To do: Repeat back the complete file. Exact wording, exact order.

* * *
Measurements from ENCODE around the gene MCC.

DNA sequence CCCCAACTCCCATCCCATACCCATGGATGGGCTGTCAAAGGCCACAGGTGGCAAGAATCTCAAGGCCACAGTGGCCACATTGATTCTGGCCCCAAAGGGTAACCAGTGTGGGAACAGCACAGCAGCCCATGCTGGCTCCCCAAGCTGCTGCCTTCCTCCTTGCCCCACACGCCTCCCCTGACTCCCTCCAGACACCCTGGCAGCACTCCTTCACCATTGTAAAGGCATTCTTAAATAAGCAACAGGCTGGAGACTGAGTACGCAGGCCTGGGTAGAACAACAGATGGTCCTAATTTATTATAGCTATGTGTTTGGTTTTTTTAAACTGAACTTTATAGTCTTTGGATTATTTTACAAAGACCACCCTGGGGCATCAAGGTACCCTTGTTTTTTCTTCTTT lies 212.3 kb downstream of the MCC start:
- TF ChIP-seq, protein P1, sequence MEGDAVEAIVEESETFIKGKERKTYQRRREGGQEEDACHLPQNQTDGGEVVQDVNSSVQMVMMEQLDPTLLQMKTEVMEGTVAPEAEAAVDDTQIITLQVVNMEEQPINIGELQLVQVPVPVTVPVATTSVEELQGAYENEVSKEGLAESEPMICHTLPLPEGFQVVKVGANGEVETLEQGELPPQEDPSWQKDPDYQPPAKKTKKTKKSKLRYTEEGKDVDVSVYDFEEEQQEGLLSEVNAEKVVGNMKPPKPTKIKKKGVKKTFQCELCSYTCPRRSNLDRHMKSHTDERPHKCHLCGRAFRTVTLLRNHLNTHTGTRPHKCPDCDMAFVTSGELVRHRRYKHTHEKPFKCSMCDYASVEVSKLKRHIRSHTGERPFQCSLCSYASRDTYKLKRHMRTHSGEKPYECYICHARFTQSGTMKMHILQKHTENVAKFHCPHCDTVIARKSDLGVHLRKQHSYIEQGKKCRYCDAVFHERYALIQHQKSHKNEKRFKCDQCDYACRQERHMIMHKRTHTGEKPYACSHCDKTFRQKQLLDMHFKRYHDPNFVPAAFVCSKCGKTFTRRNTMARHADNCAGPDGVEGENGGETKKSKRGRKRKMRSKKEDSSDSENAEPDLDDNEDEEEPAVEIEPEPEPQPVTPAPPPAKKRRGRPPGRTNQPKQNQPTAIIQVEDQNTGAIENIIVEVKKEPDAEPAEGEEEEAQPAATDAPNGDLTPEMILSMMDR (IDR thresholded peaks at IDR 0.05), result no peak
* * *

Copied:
Measurements from ENCODE around the gene MCC.

DNA sequence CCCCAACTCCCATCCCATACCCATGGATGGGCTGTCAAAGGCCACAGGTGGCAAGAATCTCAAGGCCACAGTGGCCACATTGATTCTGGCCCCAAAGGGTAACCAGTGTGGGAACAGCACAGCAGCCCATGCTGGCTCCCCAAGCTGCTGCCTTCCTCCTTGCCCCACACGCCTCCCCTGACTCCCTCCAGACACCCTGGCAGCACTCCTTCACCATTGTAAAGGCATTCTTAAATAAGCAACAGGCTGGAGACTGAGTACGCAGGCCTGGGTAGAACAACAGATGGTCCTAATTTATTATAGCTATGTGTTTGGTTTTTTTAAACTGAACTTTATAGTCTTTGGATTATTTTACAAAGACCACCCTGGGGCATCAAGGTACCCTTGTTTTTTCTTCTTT lies 212.3 kb downstream of the MCC start:
- TF ChIP-seq, protein P1, sequence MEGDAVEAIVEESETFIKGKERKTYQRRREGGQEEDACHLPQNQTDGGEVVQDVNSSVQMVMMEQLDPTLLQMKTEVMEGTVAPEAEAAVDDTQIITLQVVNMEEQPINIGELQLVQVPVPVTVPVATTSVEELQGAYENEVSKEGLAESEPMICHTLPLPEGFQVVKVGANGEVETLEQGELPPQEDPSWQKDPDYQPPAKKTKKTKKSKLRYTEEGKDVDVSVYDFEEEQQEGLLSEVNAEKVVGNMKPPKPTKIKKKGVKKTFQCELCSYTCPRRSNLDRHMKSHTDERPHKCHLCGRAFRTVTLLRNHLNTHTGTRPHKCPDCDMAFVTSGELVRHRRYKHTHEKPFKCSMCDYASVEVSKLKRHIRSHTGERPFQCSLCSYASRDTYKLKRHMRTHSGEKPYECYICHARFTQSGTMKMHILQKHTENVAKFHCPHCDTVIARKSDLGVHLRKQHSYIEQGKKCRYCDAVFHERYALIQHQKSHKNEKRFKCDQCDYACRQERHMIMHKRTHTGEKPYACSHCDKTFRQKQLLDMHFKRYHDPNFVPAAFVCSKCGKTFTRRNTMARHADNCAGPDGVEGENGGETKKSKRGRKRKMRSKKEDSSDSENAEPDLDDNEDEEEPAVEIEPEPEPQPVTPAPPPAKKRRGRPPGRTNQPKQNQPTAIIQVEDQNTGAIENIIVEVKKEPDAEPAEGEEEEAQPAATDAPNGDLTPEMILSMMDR (IDR thresholded peaks at IDR 0.05), result no peak